55. 55. Retained Placenta<br />
  56. 56.
  57. 57.
  58. 58.
  59. 59.
  60. 60. Nursing Calf Management<br />
  61. 61. Colostrum = Key to Calf Health<br />
  62. 62. Colostrum Management<br />Colostrum – first milk<br />Contains antibodies (which fight disease) that are absorbed through the small intestine of the calf.<br />
  63. 63. Early consumption = BETTER<br />6 hours of life = 50% absorption<br />12 hours of life = 33% absorption<br />24 hours of life = 0% absorption<br />
  64. 64. Goal for Colostrum<br />2 quarts consumed in the first two hours of life<br />4 quarts before 12 hours<br />High quality<br />
  65. 65. Colostrum Quality Influenced by<br />Nutrition<br />Poor hay<br />Minerals<br />Internal and external parasites<br />Heat stress<br />BCS<br />Vaccinations<br />Age of Cow<br />
  66. 66. Cow Colostrum = Better than Heifers<br />More disease exposure<br />More antibodies<br />
  67. 67. Colostrum has long term impacts on production.<br />Less sickness<br />Less deaths<br />Higher ADG<br />
  68. 68. Nursing Calves<br />A number of procedures will help assure the newborn calf gets off to a healthy start.<br />Examine for problems<br />Dip navel, weigh<br />Castrate, implant<br />Identify with tag, tattoo, etc.<br />Record <br />
  69. 69. Calf Scours<br />
  70. 70. Calf Diarrhea<br />Causes: <br />Rotavirus<br />Coronavirus<br />E.coli<br />Salmonella<br />Clostridium perfringes<br />Cryptospordia<br />
  71. 71. Calf Diarrhea<br />Losses<br />Deaths ( 50% in severe outbreaks)<br />Weight (35 lbs. Less at weaning)<br />Treatment costs<br />
  72. 72. CLINICAL SIGNS<br />Mild Cases:<br /> loose stool or diarrhea<br />Severe cases:<br /> profuse diarrhea (watery)<br /> depression<br /> sunken eyes<br /> weakness <br /> coma<br /> death<br />
  73. 73. Calf Diarrhea<br />Prevention<br />Sanitation<br />Clean pastures are best<br />Well drained and dry<br />Protection from wind and elements<br />Reduce stress on cows and calves<br />Assist with calving as needed<br />Keep animals clean and dry<br />Cows BCS 6-7<br />Make sure calves nurse ASAP<br />4-6 quarts of colostrum in 1st 24 hours<br />Vaccinate the cow prior to calving<br />Disease protection thru colostrum<br />Oral vaccines to newborns<br />
  74. 74. Treatment<br />Oral fluids (electrolytes)<br />IV fluids<br />Anti-diarrhea<br />Antibiotics<br />probiotics<br />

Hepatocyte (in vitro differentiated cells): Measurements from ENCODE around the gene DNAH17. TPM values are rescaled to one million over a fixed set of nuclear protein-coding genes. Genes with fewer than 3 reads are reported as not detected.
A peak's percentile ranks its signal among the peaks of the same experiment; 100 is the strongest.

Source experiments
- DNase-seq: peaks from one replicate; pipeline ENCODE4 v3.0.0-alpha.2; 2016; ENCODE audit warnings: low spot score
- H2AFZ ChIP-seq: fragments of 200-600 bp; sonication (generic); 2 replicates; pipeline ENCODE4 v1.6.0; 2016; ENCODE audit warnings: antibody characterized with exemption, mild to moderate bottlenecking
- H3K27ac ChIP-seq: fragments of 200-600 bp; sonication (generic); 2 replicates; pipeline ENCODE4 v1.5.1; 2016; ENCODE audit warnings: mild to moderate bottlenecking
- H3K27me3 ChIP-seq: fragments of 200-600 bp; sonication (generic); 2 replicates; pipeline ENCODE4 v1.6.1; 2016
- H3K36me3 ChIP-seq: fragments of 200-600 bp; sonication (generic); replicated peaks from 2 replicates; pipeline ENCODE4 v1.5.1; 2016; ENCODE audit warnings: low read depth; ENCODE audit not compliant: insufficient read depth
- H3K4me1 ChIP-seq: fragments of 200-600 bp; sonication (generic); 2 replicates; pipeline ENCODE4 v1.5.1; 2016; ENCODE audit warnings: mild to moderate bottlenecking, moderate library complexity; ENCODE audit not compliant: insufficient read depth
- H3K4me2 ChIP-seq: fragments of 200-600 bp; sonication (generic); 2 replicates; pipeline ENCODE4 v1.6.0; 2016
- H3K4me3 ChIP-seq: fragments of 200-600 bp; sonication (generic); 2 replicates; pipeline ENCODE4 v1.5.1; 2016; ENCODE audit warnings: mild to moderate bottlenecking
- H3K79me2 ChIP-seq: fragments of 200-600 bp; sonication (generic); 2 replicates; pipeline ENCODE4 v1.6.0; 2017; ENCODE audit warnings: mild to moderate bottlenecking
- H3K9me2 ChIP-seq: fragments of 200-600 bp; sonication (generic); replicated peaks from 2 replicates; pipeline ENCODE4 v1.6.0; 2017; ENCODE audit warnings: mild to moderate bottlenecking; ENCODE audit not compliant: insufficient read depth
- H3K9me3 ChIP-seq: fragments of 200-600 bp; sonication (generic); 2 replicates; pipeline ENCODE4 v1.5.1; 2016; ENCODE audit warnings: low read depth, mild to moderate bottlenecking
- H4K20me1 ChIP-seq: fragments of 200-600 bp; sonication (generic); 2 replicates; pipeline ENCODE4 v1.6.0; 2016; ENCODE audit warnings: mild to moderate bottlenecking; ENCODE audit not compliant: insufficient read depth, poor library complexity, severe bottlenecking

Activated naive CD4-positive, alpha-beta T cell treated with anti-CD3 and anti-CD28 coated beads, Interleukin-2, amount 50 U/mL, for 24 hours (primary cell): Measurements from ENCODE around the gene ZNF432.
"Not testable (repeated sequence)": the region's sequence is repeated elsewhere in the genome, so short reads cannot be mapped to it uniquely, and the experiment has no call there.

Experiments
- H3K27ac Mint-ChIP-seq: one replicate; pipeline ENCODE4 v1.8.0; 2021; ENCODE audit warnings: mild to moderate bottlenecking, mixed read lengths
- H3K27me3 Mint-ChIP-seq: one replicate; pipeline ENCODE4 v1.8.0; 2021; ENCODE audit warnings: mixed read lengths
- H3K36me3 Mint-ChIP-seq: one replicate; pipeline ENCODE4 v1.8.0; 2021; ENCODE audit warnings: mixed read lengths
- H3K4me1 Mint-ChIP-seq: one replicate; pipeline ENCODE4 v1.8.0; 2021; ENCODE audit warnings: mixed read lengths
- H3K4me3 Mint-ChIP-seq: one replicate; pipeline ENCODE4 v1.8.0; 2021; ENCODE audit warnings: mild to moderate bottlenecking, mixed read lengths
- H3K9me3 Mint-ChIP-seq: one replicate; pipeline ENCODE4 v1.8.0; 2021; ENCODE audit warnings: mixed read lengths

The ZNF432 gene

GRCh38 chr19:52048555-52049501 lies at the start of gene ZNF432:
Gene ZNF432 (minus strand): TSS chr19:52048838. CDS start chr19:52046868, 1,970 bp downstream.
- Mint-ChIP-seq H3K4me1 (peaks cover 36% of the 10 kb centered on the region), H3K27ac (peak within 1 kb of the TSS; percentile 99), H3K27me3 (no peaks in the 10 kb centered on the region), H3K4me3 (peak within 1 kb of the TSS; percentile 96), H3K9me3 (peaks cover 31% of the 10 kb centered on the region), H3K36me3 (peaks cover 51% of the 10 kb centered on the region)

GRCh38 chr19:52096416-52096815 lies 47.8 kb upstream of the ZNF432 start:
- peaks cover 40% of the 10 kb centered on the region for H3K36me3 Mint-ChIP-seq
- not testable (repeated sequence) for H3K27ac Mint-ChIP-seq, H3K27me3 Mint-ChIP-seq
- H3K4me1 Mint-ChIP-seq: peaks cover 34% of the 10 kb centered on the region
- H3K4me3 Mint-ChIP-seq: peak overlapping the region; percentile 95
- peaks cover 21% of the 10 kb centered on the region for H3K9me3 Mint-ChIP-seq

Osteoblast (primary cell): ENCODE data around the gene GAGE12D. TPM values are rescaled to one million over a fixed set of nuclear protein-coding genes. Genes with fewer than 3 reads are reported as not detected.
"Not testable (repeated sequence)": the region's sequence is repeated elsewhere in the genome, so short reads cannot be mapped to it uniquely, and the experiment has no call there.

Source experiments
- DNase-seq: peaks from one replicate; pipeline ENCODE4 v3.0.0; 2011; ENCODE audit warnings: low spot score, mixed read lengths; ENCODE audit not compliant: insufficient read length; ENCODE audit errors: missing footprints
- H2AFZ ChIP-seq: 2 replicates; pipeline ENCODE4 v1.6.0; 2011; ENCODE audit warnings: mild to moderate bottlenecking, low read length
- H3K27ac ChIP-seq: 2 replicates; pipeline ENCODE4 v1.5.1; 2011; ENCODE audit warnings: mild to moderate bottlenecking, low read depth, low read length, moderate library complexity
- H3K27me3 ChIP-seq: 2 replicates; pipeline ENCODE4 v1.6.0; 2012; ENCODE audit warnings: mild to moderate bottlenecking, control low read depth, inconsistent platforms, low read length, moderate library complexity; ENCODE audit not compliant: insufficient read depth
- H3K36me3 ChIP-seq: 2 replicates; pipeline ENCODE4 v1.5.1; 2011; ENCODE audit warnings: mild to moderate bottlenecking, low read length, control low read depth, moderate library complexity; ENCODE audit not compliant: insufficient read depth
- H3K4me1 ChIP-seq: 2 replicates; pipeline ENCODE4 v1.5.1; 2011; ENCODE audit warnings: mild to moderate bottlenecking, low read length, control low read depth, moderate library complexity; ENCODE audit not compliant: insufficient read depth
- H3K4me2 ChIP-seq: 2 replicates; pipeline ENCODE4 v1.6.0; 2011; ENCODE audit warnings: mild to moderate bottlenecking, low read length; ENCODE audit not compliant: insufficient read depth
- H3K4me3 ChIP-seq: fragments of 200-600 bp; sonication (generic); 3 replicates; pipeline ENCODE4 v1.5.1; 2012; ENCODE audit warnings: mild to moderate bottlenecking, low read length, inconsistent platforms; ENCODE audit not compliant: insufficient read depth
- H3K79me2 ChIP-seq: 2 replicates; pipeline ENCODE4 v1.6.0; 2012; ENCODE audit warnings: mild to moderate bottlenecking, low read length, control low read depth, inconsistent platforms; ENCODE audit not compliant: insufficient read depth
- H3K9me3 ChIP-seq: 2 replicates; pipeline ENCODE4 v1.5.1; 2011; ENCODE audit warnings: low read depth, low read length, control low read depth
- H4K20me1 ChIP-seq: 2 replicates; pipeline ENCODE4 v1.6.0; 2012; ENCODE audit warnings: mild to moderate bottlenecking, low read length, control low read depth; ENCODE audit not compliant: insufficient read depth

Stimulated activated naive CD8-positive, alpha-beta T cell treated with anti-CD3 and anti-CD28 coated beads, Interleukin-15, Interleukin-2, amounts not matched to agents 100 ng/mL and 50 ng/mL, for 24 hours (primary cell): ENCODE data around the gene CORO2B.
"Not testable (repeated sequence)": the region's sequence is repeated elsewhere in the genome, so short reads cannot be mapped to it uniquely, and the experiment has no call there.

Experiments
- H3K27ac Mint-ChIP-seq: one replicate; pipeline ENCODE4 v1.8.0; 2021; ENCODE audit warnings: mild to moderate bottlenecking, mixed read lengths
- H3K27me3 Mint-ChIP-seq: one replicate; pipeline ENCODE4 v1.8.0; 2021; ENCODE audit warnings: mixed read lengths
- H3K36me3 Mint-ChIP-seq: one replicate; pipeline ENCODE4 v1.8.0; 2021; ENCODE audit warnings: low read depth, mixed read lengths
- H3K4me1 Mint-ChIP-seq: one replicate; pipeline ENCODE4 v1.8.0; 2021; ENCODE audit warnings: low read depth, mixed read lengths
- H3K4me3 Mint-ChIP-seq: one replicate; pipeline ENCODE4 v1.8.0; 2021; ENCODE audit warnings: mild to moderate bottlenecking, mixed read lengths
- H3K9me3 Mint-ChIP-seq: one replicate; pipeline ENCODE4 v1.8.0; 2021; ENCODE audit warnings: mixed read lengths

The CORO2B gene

75. 75. Bovine Respiratory Disease<br />INFECTION<br />(Viruses and<br />Bacteria)<br />STRESS<br />(Environmental and Management)<br />+<br />=<br />BRD<br />
  76. 76. Calf Pneumonia<br /><ul><li>31% OF ALL CATTLE DEATHS
  77. 77. 88% OF DEATHS IN S.E. BEEF CALVES
  78. 78. $624 MILLION IN LOSSES</li></ul>DEATHS<br />MEDICAL TREATMENTS<br />LABOR<br />DECREASED ANIMAL PERFORMANCE<br />
  79. 79. Calf Pneumonia<br />Agent – bacteria and viruses<br />Transmission – aerosol spread<br />Signs<br />Depression, respiratory distress, cough, fever, death<br />Treatment<br />Antibiotics, anti-inflammatory drugs<br />Prevention<br />Minimize stress, vaccination<br />
  80. 80. “Never Waste a Dead Calf”<br />
  81. 81. Pneumonia<br />Pictures needed<br />
  82. 82. Decision to Treat<br />Deviations from normal behavior<br />Not eating, staying in one place too long<br />Cough, nasal discharge<br />
  83. 83. Vaccinations for Nursing Calves<br />There are vaccines available for new-born calves, that may be useful in some situations.<br />Discuss vaccinating very young calves with a veterinarian.<br />
  84. 84. Preweaning<br />Approximately one month prior to weaning, calves should have a preweaning treatment. This includes:<br />Vaccinations<br />Parasite control<br />Castration, dehorning<br />Growth implant<br />Bunk training<br />
  85. 85. Weaning<br />Weaning calves is stressful. Attempt to minimize the event by:<br />Moving cows out, leaving calves in a familiar environment.<br />Having adequate water and hay available.<br />Placing feed and water along fences – as calves pace the fence, they will discover them more easily<br />
  86. 86. Weaning<br />Booster vacc. calves that received pre-weaning treatment.<br />Calves not treated preweaning should be treated as per preweaning treatments.<br />
  87. 87. Preweaned, Weaning, and Weaned Calves<br />Too many TN calves are weaned and sold “fresh-off-the-cow”, resulting in:<br />Highly-stressed calves<br />Calves more likely to become diseased<br />This results in TN producers receiving less money for their calves.<br />